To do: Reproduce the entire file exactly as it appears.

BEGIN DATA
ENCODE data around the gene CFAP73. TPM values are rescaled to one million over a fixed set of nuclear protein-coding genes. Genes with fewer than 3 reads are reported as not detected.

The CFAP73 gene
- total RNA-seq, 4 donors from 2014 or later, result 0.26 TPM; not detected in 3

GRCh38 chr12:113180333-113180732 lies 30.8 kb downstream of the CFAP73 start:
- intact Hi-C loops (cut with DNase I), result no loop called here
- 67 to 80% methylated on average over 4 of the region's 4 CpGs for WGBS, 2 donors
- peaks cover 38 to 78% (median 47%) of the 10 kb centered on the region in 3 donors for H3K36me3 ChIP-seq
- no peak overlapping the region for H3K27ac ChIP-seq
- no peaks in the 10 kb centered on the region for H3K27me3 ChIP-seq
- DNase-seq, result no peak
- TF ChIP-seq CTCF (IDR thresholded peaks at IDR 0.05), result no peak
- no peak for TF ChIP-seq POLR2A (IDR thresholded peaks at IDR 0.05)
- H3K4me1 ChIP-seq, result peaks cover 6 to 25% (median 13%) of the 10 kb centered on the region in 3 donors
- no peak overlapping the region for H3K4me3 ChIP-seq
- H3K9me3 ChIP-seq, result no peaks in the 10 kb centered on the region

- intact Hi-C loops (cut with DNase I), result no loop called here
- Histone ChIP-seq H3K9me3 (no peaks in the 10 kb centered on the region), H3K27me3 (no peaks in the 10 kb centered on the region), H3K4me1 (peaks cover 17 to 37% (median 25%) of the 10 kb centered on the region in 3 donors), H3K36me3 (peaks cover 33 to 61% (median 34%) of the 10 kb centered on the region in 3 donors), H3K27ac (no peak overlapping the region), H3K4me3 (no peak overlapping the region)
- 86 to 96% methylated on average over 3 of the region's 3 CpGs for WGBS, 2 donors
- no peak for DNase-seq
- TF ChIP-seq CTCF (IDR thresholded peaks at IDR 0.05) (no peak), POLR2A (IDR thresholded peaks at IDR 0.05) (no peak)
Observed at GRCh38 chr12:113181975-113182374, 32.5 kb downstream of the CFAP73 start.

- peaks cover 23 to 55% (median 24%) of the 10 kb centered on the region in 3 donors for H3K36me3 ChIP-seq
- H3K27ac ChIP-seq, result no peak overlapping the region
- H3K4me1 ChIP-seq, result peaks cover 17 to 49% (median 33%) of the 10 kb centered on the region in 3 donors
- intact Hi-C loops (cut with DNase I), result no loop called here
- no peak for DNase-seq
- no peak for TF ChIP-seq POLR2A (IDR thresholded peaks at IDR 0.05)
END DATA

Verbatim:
ENCODE data around the gene CFAP73. TPM values are rescaled to one million over a fixed set of nuclear protein-coding genes. Genes with fewer than 3 reads are reported as not detected.

The CFAP73 gene
- total RNA-seq, 4 donors from 2014 or later, result 0.26 TPM; not detected in 3

GRCh38 chr12:113180333-113180732 lies 30.8 kb downstream of the CFAP73 start:
- intact Hi-C loops (cut with DNase I), result no loop called here
- 67 to 80% methylated on average over 4 of the region's 4 CpGs for WGBS, 2 donors
- peaks cover 38 to 78% (median 47%) of the 10 kb centered on the region in 3 donors for H3K36me3 ChIP-seq
- no peak overlapping the region for H3K27ac ChIP-seq
- no peaks in the 10 kb centered on the region for H3K27me3 ChIP-seq
- DNase-seq, result no peak
- TF ChIP-seq CTCF (IDR thresholded peaks at IDR 0.05), result no peak
- no peak for TF ChIP-seq POLR2A (IDR thresholded peaks at IDR 0.05)
- H3K4me1 ChIP-seq, result peaks cover 6 to 25% (median 13%) of the 10 kb centered on the region in 3 donors
- no peak overlapping the region for H3K4me3 ChIP-seq
- H3K9me3 ChIP-seq, result no peaks in the 10 kb centered on the region

- intact Hi-C loops (cut with DNase I), result no loop called here
- Histone ChIP-seq H3K9me3 (no peaks in the 10 kb centered on the region), H3K27me3 (no peaks in the 10 kb centered on the region), H3K4me1 (peaks cover 17 to 37% (median 25%) of the 10 kb centered on the region in 3 donors), H3K36me3 (peaks cover 33 to 61% (median 34%) of the 10 kb centered on the region in 3 donors), H3K27ac (no peak overlapping the region), H3K4me3 (no peak overlapping the region)
- 86 to 96% methylated on average over 3 of the region's 3 CpGs for WGBS, 2 donors
- no peak for DNase-seq
- TF ChIP-seq CTCF (IDR thresholded peaks at IDR 0.05) (no peak), POLR2A (IDR thresholded peaks at IDR 0.05) (no peak)
Observed at GRCh38 chr12:113181975-113182374, 32.5 kb downstream of the CFAP73 start.

- peaks cover 23 to 55% (median 24%) of the 10 kb centered on the region in 3 donors for H3K36me3 ChIP-seq
- H3K27ac ChIP-seq, result no peak overlapping the region
- H3K4me1 ChIP-seq, result peaks cover 17 to 49% (median 33%) of the 10 kb centered on the region in 3 donors
- intact Hi-C loops (cut with DNase I), result no loop called here
- no peak for DNase-seq
- no peak for TF ChIP-seq POLR2A (IDR thresholded peaks at IDR 0.05)